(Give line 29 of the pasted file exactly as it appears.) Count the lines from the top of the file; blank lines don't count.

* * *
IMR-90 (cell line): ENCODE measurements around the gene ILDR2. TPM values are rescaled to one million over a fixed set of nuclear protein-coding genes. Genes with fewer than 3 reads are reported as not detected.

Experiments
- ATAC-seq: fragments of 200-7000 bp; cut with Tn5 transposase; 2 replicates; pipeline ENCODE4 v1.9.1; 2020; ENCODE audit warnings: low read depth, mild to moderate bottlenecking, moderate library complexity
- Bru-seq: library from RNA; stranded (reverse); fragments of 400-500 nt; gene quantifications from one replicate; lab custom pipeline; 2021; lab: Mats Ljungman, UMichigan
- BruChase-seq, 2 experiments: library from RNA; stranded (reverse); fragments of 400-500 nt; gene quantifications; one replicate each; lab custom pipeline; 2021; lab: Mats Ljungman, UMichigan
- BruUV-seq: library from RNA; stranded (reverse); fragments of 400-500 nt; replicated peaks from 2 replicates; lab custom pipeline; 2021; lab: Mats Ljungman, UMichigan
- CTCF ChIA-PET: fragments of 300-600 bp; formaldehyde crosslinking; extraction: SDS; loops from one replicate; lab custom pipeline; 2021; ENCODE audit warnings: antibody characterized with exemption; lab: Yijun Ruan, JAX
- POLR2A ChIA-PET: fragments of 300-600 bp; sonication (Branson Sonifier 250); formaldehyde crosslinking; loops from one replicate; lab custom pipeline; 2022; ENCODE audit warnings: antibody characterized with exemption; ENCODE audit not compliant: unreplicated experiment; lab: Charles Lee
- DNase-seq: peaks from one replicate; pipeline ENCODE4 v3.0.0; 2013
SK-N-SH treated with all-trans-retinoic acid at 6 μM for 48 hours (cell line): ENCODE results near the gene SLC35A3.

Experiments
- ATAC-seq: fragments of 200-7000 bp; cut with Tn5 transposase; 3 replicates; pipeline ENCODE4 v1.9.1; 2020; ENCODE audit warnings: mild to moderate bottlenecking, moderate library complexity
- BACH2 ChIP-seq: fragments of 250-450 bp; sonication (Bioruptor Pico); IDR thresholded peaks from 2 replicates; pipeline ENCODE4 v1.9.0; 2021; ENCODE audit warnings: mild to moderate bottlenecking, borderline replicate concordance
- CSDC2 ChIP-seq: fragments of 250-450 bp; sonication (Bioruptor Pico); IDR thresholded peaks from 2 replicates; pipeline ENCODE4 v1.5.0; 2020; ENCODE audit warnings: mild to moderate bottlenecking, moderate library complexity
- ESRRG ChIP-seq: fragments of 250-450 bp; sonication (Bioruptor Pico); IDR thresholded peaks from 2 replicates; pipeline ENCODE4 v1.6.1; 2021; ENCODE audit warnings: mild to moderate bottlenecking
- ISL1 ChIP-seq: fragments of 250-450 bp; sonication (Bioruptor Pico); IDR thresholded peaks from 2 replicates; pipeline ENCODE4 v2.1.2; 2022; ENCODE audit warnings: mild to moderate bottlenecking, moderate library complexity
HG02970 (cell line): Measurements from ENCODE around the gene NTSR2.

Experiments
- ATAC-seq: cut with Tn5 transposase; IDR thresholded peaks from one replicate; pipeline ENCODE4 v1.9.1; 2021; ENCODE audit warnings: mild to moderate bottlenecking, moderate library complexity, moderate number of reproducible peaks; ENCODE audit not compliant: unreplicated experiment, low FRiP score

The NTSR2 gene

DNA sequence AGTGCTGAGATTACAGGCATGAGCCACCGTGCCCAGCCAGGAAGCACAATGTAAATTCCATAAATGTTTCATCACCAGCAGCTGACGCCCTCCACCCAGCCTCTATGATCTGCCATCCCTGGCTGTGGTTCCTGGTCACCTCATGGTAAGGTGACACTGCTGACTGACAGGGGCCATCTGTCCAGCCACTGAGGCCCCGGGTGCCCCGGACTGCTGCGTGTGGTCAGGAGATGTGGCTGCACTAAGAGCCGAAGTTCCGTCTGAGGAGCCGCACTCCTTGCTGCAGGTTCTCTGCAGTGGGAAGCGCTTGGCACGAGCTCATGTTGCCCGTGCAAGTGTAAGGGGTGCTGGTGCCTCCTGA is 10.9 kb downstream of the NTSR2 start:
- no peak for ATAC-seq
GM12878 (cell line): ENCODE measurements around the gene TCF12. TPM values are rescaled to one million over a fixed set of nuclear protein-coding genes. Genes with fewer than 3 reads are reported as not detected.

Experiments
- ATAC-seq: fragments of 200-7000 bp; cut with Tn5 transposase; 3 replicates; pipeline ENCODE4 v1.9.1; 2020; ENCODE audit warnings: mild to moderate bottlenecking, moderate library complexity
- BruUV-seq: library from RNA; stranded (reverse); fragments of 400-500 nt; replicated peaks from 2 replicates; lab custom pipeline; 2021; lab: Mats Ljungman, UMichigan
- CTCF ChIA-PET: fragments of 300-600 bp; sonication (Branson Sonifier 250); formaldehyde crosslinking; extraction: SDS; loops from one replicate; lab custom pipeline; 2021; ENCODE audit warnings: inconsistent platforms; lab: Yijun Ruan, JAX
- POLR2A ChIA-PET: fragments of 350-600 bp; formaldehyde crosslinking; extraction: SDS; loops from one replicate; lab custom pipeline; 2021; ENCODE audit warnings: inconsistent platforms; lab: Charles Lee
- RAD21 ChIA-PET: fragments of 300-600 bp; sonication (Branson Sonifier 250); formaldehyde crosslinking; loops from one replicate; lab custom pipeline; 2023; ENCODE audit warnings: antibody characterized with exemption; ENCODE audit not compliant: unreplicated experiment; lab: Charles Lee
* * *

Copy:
- RAD21 ChIA-PET: fragments of 300-600 bp; sonication (Branson Sonifier 250); formaldehyde crosslinking; loops from one replicate; lab custom pipeline; 2023; ENCODE audit warnings: antibody characterized with exemption; ENCODE audit not compliant: unreplicated experiment; lab: Charles Lee